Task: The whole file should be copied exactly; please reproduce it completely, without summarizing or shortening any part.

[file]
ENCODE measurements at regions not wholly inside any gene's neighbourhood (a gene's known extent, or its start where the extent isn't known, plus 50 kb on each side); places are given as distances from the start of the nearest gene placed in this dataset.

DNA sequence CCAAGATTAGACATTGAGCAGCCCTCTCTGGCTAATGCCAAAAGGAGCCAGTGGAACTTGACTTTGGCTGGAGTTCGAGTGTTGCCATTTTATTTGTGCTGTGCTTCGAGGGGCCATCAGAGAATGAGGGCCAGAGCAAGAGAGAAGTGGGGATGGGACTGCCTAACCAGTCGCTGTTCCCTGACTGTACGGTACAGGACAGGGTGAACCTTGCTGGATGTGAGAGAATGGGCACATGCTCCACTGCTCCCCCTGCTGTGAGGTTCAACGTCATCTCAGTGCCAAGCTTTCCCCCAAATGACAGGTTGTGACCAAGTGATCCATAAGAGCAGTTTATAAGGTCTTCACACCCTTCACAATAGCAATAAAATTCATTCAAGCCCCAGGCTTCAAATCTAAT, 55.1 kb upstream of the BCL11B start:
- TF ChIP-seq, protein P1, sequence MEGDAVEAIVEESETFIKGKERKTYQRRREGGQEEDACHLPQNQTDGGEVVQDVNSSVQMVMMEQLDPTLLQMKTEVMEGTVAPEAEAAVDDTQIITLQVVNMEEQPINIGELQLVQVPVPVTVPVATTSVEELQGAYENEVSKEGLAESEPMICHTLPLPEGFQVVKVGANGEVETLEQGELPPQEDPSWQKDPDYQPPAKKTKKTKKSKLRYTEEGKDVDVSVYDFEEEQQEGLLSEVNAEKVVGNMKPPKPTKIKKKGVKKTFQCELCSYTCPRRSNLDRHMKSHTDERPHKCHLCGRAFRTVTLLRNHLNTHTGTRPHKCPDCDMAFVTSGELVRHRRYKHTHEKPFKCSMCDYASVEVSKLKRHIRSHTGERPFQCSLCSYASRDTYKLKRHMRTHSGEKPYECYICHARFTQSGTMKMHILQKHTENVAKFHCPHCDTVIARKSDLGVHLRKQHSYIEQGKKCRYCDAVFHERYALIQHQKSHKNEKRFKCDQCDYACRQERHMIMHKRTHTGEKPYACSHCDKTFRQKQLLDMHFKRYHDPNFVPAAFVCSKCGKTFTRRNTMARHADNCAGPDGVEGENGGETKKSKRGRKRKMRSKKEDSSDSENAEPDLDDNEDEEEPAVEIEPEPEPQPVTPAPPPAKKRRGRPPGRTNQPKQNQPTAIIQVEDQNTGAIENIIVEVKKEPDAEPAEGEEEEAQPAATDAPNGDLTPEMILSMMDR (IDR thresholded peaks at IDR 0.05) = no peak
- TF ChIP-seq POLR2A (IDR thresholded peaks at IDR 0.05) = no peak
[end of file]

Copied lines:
ENCODE measurements at regions not wholly inside any gene's neighbourhood (a gene's known extent, or its start where the extent isn't known, plus 50 kb on each side); places are given as distances from the start of the nearest gene placed in this dataset.

DNA sequence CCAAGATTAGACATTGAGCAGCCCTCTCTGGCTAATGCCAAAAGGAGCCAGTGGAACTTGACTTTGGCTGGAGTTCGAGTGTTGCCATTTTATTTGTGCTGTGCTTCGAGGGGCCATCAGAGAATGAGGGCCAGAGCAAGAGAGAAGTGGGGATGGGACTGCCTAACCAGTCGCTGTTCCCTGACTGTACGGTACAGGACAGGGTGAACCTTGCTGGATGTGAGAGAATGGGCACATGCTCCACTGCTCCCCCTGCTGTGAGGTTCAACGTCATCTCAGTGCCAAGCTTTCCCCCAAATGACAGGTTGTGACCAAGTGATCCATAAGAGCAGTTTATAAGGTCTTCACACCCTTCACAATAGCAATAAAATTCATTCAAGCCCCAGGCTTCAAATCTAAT, 55.1 kb upstream of the BCL11B start:
- TF ChIP-seq, protein P1, sequence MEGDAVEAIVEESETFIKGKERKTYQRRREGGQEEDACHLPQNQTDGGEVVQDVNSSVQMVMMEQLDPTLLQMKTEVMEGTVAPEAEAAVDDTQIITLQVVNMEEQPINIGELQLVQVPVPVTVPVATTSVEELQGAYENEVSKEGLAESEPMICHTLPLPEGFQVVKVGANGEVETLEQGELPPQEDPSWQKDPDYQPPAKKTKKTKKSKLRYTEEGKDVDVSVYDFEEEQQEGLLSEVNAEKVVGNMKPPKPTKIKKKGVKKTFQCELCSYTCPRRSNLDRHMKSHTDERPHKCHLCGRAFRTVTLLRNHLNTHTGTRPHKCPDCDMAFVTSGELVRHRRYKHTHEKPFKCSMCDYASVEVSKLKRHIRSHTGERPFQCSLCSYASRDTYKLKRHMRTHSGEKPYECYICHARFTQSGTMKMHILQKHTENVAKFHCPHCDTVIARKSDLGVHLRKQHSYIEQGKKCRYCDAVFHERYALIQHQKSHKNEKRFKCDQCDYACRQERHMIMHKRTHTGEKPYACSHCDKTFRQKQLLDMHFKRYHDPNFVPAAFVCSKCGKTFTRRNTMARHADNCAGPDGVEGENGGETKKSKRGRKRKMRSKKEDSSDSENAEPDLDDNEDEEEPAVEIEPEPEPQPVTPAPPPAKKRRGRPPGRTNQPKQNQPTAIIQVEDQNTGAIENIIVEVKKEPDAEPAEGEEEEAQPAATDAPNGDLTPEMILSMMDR (IDR thresholded peaks at IDR 0.05) = no peak
- TF ChIP-seq POLR2A (IDR thresholded peaks at IDR 0.05) = no peak